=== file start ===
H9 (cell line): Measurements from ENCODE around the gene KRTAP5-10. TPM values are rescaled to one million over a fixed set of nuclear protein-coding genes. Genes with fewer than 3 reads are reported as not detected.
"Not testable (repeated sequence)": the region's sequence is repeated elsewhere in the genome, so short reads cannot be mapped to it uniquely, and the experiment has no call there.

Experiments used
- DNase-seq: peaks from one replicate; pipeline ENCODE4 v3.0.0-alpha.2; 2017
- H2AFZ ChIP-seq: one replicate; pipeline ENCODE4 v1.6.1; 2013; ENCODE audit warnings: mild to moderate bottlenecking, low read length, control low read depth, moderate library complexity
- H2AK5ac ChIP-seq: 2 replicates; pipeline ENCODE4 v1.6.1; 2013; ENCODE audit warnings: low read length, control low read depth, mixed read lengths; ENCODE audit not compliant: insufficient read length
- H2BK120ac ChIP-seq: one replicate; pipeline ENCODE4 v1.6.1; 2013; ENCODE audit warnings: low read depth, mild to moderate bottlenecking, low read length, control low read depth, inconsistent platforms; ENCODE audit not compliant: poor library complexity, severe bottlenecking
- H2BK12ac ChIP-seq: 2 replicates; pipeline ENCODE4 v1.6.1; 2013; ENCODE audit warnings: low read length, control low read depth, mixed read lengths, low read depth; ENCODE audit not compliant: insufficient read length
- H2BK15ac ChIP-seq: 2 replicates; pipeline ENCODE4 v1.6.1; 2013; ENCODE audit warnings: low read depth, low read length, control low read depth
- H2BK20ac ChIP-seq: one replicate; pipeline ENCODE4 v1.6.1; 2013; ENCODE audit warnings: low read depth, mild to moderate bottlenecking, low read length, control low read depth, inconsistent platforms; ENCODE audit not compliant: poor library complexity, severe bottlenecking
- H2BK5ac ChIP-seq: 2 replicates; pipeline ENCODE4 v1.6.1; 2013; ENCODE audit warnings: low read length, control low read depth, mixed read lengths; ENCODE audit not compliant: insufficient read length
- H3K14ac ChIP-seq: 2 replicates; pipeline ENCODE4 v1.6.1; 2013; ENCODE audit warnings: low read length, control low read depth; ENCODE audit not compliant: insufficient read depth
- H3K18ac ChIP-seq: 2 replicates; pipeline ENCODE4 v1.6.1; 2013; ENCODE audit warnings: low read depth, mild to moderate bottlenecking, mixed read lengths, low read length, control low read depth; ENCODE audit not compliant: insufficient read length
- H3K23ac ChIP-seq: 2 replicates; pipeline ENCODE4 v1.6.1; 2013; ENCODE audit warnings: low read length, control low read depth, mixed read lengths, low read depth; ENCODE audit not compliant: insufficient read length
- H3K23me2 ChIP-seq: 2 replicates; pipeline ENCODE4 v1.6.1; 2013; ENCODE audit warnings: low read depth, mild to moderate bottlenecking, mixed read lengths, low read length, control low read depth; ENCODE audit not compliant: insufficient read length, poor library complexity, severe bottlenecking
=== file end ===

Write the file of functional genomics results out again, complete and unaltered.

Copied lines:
H9 (cell line): Measurements from ENCODE around the gene KRTAP5-10. TPM values are rescaled to one million over a fixed set of nuclear protein-coding genes. Genes with fewer than 3 reads are reported as not detected.
"Not testable (repeated sequence)": the region's sequence is repeated elsewhere in the genome, so short reads cannot be mapped to it uniquely, and the experiment has no call there.

Experiments used
- DNase-seq: peaks from one replicate; pipeline ENCODE4 v3.0.0-alpha.2; 2017
- H2AFZ ChIP-seq: one replicate; pipeline ENCODE4 v1.6.1; 2013; ENCODE audit warnings: mild to moderate bottlenecking, low read length, control low read depth, moderate library complexity
- H2AK5ac ChIP-seq: 2 replicates; pipeline ENCODE4 v1.6.1; 2013; ENCODE audit warnings: low read length, control low read depth, mixed read lengths; ENCODE audit not compliant: insufficient read length
- H2BK120ac ChIP-seq: one replicate; pipeline ENCODE4 v1.6.1; 2013; ENCODE audit warnings: low read depth, mild to moderate bottlenecking, low read length, control low read depth, inconsistent platforms; ENCODE audit not compliant: poor library complexity, severe bottlenecking
- H2BK12ac ChIP-seq: 2 replicates; pipeline ENCODE4 v1.6.1; 2013; ENCODE audit warnings: low read length, control low read depth, mixed read lengths, low read depth; ENCODE audit not compliant: insufficient read length
- H2BK15ac ChIP-seq: 2 replicates; pipeline ENCODE4 v1.6.1; 2013; ENCODE audit warnings: low read depth, low read length, control low read depth
- H2BK20ac ChIP-seq: one replicate; pipeline ENCODE4 v1.6.1; 2013; ENCODE audit warnings: low read depth, mild to moderate bottlenecking, low read length, control low read depth, inconsistent platforms; ENCODE audit not compliant: poor library complexity, severe bottlenecking
- H2BK5ac ChIP-seq: 2 replicates; pipeline ENCODE4 v1.6.1; 2013; ENCODE audit warnings: low read length, control low read depth, mixed read lengths; ENCODE audit not compliant: insufficient read length
- H3K14ac ChIP-seq: 2 replicates; pipeline ENCODE4 v1.6.1; 2013; ENCODE audit warnings: low read length, control low read depth; ENCODE audit not compliant: insufficient read depth
- H3K18ac ChIP-seq: 2 replicates; pipeline ENCODE4 v1.6.1; 2013; ENCODE audit warnings: low read depth, mild to moderate bottlenecking, mixed read lengths, low read length, control low read depth; ENCODE audit not compliant: insufficient read length
- H3K23ac ChIP-seq: 2 replicates; pipeline ENCODE4 v1.6.1; 2013; ENCODE audit warnings: low read length, control low read depth, mixed read lengths, low read depth; ENCODE audit not compliant: insufficient read length
- H3K23me2 ChIP-seq: 2 replicates; pipeline ENCODE4 v1.6.1; 2013; ENCODE audit warnings: low read depth, mild to moderate bottlenecking, mixed read lengths, low read length, control low read depth; ENCODE audit not compliant: insufficient read length, poor library complexity, severe bottlenecking